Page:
Meditate—On A Story

Meditate--On A Story

Quiet thought. Focused reflection.

Are your nerves screaming already?

Be quiet? Sit still? Are you kidding?

Nope. Meditation stars as one of the spiritual disciplines for a reason, but I’m not talking about Eastern meditation where you empty your mind. Christian meditation requires focused concentration.

A filling, not an emptying.

So, how do we get there in our ever-present electronic, schedule-crammed twenty-first century life?

Try meditating on a story.

Take the story of Samson. Sex, violence, betrayal. Nothing boring here.

Read Judges 16, but let’s picture ourselves as Samson’s best buds. Let’s place ourselves in the story and ask God for our takeaway.

Though Samson’s story begins in Judges 13, we discover much about Samson in the first three verses of chapter sixteen.

  • He’s in enemy territory.
  • He’s chasing pagan women.
  • He’s cocky.

The action picks up in verse 4 as Delilah comes onto the scene. With her come intrigue and betrayal.

As Samson’s best friends, we’re going nuts. It’s obvious to everyone what’s going on—except Samson. Which begs the question, what are our blind spots? Are we ignoring warnings from those close to us? What do others see that we’re missing?

Samson crashes and burns in verses 15-22. He’s lost his anointing, and his love has betrayed him. How did he get here? How could we get here?

Verses 21-22 are key, because Samson’s physical condition now reflects the condition of his heart: blind, shackled, grinding grain like an animal.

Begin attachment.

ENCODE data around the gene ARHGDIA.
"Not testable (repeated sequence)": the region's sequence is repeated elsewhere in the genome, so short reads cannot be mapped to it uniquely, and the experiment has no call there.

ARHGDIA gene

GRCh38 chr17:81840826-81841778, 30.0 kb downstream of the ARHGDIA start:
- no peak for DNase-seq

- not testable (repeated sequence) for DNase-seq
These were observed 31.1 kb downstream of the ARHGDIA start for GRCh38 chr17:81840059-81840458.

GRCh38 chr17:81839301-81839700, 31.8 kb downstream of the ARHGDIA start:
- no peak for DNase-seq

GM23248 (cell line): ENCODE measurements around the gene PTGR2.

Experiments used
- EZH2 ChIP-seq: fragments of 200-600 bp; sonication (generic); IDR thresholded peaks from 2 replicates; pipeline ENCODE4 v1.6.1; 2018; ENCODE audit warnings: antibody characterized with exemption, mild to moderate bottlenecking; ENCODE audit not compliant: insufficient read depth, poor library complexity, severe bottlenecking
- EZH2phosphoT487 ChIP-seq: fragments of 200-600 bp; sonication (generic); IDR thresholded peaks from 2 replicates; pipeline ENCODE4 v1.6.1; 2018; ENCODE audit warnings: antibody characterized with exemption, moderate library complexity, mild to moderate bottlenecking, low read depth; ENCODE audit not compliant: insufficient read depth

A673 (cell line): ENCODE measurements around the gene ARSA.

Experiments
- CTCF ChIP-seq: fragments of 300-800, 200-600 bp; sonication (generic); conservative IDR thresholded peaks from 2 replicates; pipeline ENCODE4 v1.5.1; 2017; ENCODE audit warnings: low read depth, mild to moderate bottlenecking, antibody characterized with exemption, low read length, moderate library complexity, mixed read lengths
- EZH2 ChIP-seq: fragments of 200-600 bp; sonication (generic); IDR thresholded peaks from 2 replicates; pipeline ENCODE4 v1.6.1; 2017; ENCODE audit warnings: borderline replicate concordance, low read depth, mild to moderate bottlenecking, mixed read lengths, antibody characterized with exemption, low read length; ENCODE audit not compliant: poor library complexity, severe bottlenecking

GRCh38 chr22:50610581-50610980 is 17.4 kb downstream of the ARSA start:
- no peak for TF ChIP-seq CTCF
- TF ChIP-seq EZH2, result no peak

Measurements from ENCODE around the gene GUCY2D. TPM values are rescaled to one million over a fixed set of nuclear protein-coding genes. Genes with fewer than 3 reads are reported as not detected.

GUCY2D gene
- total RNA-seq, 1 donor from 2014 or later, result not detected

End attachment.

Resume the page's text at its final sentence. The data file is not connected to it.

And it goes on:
But God hasn’t finished with Samson.

In verses 23-30, the scene shifts. God’s champion has been reduced to cheap entertainment at God’s expense. The air in Dagon’s temple must have been heavy with demonic oppression. Makes you wonder if Samson had the discernment to sense it.

Though Samson takes out the entire crowd, his thoughts are only for himself. He wants revenge for the loss of his eyes. Yet, truly, his loss of sight came from a lifestyle of independence from God and poor choices.

How’s that for meditation? Meditation doesn’t have to be a time of sitting still watching the clock tick. Nor is it a time of Bible study. Meditation is focused reflection before God. A soaking in the Word, in prayer, or in worship.

Here are your training tips:

Select one: a Bible story, prayer, or song.

Set the timer.

Soak in it. Keep a notebook handy. Ask God to speak. 

Sweat it out. Apply what you learned.

Nail your spiritual workouts this week and change your corner of the gym.

Workout for the Week: Meditation

Memory Verse: Pull a verse from the story for your meditation passage.

Meditation Passage: Choose any Bible story.

Just Do It: Meditate on a story.

Tweetables:

Meditation: A filling, not an emptying. Click to tweet.

Christian meditation requires focused concentration. Click to tweet.

Try meditating on a story. Click to tweet.

Place yourself in the story and ask God for the takeaway. Click to tweet.

Samson’s physical condition reflected the condition of his heart. Click to tweet.

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